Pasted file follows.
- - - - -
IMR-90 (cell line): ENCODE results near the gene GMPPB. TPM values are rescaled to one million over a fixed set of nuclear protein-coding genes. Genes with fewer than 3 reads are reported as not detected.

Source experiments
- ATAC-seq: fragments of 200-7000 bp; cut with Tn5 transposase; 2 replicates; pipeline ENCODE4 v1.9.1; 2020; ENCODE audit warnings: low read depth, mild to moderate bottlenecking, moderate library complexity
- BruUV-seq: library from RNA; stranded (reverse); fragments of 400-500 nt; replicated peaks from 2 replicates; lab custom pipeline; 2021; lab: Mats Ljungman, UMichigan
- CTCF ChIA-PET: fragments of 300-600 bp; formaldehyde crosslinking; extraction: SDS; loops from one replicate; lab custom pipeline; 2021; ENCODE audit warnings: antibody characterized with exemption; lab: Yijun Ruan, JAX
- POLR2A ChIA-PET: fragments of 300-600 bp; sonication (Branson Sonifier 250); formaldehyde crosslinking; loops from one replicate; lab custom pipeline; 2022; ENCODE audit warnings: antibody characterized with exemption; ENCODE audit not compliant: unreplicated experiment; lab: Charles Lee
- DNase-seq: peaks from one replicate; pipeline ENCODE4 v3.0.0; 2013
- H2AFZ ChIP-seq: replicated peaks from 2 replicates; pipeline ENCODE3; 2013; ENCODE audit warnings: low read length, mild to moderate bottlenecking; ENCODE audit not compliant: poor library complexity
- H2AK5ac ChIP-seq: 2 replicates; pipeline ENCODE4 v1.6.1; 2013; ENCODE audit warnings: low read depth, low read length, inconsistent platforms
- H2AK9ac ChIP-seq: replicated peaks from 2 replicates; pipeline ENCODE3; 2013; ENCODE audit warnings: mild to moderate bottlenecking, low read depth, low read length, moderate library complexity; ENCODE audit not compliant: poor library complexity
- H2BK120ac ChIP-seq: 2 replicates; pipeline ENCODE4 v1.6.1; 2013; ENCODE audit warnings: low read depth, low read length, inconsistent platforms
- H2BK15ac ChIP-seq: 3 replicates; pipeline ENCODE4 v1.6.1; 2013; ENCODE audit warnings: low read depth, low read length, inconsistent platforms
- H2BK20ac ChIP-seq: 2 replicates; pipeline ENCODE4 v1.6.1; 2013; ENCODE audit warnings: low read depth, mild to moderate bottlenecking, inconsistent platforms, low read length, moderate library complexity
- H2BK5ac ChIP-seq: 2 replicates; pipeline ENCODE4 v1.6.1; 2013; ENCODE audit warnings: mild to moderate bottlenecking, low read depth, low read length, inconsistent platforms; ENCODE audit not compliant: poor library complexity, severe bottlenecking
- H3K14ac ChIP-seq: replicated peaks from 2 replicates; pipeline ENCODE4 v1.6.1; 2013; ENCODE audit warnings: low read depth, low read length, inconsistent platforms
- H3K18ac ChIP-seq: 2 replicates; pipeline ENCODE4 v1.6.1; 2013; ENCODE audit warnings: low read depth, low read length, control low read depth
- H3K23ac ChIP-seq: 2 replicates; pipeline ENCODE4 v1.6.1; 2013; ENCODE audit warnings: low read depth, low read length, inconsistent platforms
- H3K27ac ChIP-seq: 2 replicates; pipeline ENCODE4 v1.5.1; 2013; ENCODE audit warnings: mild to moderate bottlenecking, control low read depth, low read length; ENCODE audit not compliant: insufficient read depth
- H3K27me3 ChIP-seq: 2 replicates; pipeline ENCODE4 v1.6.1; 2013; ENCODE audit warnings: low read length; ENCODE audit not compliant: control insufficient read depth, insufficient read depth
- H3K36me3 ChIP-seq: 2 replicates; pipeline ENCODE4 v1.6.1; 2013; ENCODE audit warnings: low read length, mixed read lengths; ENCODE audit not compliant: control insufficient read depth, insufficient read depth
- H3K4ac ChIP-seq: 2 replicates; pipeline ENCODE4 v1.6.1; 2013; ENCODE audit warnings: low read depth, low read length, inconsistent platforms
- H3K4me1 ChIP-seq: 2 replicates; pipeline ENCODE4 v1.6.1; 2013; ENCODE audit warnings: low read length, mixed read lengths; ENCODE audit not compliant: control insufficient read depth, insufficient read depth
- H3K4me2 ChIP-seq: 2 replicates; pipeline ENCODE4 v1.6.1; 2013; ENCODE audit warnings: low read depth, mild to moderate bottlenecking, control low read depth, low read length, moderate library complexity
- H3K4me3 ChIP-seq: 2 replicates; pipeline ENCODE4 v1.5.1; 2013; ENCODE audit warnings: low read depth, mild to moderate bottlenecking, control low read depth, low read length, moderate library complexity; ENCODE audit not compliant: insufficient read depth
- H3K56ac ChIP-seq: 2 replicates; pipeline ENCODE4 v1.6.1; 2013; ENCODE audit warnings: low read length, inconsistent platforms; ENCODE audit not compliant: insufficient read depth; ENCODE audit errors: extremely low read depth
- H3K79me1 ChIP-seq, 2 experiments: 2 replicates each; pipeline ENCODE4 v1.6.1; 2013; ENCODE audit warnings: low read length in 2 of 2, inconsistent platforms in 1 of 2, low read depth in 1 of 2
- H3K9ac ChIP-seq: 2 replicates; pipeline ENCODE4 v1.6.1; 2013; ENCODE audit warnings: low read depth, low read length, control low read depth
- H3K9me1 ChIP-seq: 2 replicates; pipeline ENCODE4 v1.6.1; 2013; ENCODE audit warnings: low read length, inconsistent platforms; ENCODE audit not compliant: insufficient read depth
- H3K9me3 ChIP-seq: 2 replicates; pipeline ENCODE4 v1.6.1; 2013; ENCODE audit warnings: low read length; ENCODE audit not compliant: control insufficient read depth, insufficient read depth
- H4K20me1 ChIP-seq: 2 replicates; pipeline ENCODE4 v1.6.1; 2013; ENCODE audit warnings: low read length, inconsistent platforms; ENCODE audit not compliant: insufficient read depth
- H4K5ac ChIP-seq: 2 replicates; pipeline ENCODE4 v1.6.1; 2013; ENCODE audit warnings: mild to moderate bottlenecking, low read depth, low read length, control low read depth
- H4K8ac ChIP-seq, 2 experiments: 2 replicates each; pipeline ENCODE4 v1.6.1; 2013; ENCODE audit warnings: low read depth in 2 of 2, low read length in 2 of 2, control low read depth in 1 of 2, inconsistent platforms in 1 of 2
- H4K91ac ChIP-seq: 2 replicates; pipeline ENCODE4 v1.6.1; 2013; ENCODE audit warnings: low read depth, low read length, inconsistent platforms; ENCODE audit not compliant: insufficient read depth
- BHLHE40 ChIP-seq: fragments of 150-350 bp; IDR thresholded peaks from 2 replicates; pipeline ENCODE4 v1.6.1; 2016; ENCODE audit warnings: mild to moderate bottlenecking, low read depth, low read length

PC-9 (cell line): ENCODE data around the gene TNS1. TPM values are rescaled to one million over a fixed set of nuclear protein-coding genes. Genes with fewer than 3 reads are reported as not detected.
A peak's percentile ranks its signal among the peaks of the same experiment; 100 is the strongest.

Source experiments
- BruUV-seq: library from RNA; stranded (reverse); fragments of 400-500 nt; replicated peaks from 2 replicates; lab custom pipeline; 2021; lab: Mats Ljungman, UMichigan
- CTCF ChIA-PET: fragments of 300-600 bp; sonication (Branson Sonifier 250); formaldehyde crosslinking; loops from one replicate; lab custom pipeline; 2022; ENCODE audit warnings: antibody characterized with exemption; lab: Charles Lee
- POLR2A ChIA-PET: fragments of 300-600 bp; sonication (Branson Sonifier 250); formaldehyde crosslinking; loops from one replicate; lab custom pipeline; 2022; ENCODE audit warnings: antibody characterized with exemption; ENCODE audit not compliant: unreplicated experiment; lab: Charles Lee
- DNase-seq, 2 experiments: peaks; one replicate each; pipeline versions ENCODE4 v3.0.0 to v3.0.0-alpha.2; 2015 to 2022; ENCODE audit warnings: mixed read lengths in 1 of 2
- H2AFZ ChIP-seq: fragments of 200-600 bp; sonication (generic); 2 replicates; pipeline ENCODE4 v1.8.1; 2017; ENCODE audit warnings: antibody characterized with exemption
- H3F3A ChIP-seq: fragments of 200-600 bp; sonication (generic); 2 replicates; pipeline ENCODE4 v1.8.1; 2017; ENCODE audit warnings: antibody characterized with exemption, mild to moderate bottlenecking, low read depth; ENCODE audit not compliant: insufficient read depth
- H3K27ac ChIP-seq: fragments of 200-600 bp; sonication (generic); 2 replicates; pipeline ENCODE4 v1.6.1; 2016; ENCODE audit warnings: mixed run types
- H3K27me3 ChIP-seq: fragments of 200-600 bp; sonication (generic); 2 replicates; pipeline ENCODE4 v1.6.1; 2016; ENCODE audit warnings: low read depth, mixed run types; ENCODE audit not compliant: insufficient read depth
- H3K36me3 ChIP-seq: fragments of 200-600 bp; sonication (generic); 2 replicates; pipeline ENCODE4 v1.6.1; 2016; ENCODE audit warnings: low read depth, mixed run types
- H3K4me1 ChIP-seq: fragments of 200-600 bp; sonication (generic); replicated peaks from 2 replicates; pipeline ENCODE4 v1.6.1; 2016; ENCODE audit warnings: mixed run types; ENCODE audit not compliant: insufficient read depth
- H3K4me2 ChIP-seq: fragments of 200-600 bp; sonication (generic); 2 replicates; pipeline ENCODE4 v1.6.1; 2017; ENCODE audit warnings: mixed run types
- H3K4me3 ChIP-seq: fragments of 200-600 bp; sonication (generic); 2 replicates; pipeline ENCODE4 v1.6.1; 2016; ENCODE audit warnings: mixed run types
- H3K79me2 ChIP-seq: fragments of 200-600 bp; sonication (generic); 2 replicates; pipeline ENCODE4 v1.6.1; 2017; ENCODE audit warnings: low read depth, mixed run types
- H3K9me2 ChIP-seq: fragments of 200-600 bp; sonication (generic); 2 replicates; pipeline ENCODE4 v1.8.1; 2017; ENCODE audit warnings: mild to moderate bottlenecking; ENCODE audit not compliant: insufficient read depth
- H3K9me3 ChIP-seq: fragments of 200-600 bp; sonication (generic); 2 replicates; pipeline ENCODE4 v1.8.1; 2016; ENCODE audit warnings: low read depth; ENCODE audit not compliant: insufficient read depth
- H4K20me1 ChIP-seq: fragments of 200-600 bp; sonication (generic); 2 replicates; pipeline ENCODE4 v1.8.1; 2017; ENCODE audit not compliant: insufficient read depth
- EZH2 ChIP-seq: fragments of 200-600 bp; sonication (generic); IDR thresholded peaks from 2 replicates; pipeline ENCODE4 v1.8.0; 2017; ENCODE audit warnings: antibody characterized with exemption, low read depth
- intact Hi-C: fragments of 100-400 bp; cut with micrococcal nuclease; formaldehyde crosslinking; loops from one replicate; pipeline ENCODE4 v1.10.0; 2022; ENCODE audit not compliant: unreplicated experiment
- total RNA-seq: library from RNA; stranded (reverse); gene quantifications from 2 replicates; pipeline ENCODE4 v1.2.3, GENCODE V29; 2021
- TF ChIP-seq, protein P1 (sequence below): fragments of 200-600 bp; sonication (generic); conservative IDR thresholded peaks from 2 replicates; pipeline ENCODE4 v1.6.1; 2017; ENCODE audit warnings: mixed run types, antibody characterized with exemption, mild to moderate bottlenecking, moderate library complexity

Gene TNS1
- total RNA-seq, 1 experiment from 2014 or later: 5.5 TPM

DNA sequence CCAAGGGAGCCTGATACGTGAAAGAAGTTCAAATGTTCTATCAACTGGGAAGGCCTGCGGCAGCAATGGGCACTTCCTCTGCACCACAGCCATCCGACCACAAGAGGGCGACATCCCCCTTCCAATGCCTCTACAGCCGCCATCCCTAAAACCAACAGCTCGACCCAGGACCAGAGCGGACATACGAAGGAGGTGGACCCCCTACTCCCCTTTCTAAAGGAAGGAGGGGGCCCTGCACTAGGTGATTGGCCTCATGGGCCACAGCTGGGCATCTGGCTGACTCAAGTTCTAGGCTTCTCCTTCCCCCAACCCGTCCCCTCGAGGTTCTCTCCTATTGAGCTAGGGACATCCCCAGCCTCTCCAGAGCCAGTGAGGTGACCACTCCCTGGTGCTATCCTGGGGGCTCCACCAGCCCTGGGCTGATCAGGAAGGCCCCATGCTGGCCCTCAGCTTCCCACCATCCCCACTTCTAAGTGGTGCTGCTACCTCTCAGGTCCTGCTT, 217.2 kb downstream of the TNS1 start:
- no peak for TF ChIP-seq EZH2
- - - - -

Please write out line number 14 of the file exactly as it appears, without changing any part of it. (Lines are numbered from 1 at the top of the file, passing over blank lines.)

- H2BK5ac ChIP-seq: 2 replicates; pipeline ENCODE4 v1.6.1; 2013; ENCODE audit warnings: mild to moderate bottlenecking, low read depth, low read length, inconsistent platforms; ENCODE audit not compliant: poor library complexity, severe bottlenecking